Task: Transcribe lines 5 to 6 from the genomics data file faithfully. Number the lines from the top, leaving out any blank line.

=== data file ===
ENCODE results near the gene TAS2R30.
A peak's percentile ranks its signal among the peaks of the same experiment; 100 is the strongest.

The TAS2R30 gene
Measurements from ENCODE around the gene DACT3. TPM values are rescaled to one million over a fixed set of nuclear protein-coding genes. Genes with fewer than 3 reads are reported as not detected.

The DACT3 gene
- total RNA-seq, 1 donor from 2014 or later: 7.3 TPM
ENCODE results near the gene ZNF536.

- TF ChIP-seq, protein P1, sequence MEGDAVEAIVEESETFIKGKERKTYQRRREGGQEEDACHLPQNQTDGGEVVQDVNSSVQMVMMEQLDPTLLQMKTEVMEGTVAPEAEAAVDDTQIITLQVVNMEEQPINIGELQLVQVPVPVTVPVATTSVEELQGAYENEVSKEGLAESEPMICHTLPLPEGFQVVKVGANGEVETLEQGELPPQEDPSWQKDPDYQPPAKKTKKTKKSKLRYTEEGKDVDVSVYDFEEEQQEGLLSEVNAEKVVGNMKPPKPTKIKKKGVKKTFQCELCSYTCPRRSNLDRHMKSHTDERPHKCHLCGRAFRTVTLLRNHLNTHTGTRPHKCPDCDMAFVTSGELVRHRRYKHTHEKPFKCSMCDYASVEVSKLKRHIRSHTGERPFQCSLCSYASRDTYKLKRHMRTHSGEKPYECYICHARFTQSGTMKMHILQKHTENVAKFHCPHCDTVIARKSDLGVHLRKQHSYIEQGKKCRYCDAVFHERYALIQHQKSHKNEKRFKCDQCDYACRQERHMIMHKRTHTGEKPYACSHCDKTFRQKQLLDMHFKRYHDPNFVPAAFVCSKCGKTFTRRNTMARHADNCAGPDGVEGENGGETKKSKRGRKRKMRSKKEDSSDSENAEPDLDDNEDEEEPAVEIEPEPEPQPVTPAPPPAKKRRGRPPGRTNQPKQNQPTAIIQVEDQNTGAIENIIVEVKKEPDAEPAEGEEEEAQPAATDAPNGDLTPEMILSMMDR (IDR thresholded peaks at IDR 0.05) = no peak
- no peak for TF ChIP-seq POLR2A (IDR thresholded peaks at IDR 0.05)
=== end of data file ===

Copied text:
The DACT3 gene
- total RNA-seq, 1 donor from 2014 or later: 7.3 TPM